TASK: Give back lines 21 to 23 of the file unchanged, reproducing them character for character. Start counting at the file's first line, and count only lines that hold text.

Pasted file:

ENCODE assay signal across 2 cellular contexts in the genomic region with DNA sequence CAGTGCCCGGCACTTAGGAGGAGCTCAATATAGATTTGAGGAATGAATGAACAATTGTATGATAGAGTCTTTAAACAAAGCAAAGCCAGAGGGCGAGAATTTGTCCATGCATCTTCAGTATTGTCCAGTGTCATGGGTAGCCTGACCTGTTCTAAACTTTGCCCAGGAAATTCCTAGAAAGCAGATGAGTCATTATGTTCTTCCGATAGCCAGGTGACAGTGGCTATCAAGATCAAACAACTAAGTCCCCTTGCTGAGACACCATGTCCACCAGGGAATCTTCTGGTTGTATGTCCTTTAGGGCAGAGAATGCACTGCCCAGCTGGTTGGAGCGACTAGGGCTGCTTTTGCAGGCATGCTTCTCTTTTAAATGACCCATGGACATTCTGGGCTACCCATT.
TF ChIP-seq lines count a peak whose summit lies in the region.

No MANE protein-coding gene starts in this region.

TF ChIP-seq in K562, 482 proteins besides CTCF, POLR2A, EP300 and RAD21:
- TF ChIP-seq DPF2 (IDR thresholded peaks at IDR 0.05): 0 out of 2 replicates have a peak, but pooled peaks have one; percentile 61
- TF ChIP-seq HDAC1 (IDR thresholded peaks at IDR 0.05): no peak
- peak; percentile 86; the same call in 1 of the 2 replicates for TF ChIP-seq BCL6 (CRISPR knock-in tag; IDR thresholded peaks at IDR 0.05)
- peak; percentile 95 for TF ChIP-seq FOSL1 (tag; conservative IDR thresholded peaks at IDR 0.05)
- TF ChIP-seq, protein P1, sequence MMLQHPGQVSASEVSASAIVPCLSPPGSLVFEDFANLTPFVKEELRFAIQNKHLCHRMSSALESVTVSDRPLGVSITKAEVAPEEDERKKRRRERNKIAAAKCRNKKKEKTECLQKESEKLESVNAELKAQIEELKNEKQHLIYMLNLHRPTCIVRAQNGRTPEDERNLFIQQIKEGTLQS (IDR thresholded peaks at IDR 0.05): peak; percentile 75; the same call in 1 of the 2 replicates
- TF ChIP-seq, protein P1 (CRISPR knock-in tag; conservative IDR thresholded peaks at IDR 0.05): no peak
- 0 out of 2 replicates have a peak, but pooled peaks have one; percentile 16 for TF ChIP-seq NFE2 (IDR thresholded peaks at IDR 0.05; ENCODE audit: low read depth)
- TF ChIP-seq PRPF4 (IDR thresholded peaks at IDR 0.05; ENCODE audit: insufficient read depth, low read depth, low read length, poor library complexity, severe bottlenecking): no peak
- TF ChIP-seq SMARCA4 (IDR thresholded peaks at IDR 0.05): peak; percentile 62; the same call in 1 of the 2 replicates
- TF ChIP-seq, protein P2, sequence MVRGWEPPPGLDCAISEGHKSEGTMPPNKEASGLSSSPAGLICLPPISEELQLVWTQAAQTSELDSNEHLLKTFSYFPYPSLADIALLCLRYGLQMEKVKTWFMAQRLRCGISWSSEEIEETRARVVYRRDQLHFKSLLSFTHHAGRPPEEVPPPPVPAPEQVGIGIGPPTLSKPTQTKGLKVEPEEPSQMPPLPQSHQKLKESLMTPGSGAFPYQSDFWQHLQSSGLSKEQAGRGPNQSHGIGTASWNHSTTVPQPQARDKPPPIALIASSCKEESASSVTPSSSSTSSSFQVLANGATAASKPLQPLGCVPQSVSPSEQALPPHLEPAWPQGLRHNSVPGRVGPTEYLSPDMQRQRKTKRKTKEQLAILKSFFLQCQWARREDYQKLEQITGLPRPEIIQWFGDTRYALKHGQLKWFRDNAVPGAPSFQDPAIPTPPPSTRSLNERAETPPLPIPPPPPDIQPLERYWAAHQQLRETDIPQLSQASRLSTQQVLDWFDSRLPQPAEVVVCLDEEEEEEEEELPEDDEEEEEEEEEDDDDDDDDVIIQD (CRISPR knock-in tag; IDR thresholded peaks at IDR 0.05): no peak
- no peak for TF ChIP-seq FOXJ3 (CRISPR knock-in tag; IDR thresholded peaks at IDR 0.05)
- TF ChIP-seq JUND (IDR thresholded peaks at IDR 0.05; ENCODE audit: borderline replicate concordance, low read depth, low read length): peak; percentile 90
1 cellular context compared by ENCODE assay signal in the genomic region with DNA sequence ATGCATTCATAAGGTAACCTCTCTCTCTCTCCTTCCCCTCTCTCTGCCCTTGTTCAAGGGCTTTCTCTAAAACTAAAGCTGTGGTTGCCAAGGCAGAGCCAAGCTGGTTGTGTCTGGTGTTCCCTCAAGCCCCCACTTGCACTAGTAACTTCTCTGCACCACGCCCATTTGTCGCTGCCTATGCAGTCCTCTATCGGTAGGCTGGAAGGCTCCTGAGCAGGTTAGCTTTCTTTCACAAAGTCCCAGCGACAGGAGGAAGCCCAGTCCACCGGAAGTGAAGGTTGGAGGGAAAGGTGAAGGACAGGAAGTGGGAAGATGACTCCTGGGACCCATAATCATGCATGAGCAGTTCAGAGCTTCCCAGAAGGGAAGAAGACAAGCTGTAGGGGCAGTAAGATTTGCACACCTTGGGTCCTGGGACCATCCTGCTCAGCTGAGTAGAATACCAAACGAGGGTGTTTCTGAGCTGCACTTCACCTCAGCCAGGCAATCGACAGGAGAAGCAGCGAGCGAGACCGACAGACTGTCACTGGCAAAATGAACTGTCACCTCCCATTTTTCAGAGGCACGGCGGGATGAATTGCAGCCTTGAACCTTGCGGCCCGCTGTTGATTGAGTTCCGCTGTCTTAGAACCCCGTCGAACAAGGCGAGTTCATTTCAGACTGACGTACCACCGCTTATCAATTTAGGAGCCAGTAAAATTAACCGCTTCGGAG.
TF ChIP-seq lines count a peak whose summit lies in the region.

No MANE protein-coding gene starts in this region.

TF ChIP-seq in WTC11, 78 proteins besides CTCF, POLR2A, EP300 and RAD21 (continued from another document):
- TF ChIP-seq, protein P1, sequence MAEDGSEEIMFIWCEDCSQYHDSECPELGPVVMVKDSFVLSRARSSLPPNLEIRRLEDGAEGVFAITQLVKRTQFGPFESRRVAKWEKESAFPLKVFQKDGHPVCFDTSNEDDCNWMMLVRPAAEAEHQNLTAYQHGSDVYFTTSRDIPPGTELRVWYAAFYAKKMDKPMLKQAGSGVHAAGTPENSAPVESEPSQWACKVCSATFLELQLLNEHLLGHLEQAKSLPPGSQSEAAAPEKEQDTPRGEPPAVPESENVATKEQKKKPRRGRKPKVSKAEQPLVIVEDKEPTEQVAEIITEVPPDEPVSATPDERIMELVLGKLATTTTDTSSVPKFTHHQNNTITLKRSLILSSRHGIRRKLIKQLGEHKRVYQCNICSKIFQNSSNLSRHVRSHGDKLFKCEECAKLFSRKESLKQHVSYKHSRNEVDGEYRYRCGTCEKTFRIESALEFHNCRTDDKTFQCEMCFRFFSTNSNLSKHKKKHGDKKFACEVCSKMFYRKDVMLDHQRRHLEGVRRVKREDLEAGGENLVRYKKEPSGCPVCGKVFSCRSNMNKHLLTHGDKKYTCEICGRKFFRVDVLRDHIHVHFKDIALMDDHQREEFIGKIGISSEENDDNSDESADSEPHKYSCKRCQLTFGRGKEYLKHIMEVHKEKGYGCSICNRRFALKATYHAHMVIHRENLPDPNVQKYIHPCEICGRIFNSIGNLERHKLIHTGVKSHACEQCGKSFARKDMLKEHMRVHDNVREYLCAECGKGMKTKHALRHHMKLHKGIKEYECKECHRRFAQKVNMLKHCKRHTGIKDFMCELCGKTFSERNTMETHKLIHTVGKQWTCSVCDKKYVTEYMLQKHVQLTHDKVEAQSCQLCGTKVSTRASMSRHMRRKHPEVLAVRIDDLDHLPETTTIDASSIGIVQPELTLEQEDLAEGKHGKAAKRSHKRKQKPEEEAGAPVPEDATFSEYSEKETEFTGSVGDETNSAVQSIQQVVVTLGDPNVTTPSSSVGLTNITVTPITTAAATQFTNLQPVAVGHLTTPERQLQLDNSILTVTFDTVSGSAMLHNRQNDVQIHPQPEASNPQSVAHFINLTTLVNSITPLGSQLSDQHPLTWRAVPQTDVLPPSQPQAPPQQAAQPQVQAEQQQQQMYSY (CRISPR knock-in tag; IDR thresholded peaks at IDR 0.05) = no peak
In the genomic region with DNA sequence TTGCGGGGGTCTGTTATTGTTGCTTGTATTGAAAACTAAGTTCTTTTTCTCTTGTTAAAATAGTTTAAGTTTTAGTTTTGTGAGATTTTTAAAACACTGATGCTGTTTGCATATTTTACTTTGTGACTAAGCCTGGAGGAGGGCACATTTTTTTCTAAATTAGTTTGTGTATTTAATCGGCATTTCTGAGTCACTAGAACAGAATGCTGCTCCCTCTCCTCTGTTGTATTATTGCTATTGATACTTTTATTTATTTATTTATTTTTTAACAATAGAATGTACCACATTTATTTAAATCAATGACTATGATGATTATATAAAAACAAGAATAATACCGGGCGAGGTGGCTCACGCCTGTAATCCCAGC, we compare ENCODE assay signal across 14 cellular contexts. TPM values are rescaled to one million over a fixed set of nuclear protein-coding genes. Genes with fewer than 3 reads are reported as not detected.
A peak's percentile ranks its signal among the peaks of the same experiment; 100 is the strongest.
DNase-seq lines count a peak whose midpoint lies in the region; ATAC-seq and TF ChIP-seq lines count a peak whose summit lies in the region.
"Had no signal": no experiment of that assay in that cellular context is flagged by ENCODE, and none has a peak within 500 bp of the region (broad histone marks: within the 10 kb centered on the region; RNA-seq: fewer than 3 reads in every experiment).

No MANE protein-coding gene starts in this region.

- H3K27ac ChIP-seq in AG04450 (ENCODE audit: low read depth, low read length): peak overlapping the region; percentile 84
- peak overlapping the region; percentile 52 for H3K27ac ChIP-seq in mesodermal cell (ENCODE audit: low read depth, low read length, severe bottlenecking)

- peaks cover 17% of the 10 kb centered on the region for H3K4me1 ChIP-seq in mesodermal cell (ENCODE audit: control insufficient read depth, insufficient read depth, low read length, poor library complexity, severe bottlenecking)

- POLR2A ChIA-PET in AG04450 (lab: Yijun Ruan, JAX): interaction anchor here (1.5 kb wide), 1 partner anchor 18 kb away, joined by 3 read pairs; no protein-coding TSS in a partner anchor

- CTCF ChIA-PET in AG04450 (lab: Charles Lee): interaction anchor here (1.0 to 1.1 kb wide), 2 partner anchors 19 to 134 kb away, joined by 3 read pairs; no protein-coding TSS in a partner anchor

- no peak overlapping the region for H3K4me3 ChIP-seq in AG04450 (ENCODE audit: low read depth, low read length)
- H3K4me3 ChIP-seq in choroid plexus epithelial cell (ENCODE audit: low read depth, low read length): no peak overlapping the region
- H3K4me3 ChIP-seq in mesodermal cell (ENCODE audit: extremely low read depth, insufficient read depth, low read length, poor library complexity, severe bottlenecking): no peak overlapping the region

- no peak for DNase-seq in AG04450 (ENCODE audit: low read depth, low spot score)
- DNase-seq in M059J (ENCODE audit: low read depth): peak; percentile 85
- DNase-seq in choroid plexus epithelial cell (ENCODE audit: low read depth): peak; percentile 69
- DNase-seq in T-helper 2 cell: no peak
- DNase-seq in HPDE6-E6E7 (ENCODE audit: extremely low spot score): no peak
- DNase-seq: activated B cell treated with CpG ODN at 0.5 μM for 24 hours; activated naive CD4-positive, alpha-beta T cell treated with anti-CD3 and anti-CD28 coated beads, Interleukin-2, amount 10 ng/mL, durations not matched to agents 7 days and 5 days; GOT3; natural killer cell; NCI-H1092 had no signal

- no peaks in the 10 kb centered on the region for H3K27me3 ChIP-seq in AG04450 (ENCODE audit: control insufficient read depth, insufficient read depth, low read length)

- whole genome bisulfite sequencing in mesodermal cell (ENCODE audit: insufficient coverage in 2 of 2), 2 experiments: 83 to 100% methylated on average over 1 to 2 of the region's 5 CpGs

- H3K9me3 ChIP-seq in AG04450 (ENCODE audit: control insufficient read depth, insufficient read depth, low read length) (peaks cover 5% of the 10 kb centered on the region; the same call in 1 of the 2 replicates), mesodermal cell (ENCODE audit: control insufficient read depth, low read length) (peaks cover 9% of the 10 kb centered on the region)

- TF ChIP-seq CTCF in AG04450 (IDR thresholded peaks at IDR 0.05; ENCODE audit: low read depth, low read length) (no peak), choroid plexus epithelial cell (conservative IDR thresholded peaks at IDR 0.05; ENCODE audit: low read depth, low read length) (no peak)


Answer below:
- TF ChIP-seq, protein P1, sequence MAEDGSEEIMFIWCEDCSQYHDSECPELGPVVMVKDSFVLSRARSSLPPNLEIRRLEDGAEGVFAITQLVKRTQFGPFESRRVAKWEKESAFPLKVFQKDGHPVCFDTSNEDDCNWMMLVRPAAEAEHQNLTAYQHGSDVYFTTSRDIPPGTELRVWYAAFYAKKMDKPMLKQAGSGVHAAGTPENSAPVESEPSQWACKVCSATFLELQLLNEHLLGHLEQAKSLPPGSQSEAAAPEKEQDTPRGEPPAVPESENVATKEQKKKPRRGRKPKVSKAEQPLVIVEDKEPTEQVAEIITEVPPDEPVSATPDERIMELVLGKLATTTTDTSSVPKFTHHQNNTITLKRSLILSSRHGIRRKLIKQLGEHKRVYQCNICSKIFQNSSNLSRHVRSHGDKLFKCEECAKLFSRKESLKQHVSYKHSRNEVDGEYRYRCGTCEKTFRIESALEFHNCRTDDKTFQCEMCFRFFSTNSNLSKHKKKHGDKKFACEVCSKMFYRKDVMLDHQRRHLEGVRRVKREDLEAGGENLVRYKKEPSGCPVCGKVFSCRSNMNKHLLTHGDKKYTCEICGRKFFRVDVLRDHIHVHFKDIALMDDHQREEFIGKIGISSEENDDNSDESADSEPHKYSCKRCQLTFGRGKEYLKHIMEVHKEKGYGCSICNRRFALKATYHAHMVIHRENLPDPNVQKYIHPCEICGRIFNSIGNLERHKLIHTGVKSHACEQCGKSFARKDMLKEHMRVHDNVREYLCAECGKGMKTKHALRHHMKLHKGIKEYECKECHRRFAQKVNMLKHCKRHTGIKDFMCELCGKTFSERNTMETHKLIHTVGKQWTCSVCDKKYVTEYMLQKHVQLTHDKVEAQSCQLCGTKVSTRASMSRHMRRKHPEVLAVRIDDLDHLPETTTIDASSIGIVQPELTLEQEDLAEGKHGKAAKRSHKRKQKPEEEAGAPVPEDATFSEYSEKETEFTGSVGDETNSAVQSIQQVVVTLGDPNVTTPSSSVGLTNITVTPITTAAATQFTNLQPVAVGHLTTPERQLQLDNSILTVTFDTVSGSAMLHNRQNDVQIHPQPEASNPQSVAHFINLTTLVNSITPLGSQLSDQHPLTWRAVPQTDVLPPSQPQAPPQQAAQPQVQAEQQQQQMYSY (CRISPR knock-in tag; IDR thresholded peaks at IDR 0.05) = no peak
In the genomic region with DNA sequence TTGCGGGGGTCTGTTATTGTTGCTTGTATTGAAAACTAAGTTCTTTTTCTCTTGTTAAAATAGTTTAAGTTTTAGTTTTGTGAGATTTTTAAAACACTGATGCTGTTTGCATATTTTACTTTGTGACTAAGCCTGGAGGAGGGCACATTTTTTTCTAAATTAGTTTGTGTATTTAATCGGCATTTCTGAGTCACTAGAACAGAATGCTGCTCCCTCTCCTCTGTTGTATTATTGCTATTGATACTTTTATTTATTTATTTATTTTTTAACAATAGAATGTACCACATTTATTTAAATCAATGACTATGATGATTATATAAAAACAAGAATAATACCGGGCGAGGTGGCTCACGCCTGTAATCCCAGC, we compare ENCODE assay signal across 14 cellular contexts. TPM values are rescaled to one million over a fixed set of nuclear protein-coding genes. Genes with fewer than 3 reads are reported as not detected.
A peak's percentile ranks its signal among the peaks of the same experiment; 100 is the strongest.